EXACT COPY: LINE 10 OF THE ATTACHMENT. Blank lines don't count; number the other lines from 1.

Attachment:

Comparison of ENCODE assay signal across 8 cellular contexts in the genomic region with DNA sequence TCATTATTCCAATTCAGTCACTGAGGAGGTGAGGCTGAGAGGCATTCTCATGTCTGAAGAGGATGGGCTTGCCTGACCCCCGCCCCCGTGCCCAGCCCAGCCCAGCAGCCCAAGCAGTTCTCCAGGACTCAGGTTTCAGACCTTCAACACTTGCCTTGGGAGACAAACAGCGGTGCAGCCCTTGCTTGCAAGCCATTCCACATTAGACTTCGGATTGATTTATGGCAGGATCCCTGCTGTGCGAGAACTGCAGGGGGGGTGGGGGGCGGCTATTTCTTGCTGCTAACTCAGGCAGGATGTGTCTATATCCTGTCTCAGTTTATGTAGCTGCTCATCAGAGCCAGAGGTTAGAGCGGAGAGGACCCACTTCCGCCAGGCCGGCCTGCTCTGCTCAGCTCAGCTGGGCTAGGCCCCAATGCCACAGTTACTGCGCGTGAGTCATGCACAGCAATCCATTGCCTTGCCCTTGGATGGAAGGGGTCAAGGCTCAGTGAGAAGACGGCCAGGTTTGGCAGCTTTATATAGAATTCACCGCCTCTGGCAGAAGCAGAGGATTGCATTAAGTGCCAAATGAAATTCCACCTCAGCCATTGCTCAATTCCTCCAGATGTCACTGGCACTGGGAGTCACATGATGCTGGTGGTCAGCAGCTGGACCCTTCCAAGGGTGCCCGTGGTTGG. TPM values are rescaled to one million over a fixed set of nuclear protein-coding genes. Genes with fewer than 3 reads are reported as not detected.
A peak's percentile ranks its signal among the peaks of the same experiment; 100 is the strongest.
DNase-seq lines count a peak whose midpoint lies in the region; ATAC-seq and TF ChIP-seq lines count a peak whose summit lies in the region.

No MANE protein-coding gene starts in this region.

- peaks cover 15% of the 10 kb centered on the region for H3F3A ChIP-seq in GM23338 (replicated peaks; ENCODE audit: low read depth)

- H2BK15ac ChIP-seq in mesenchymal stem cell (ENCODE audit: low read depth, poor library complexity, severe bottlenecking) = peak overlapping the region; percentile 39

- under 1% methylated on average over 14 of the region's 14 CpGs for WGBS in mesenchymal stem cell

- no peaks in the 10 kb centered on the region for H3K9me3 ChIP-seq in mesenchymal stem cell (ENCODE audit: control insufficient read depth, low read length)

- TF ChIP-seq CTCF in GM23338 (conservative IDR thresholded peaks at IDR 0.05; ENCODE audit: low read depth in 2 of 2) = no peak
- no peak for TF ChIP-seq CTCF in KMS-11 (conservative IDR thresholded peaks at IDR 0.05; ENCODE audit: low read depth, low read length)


- no peak for TF ChIP-seq CTCF in KMS-11 (conservative IDR thresholded peaks at IDR 0.05; ENCODE audit: low read depth, low read length)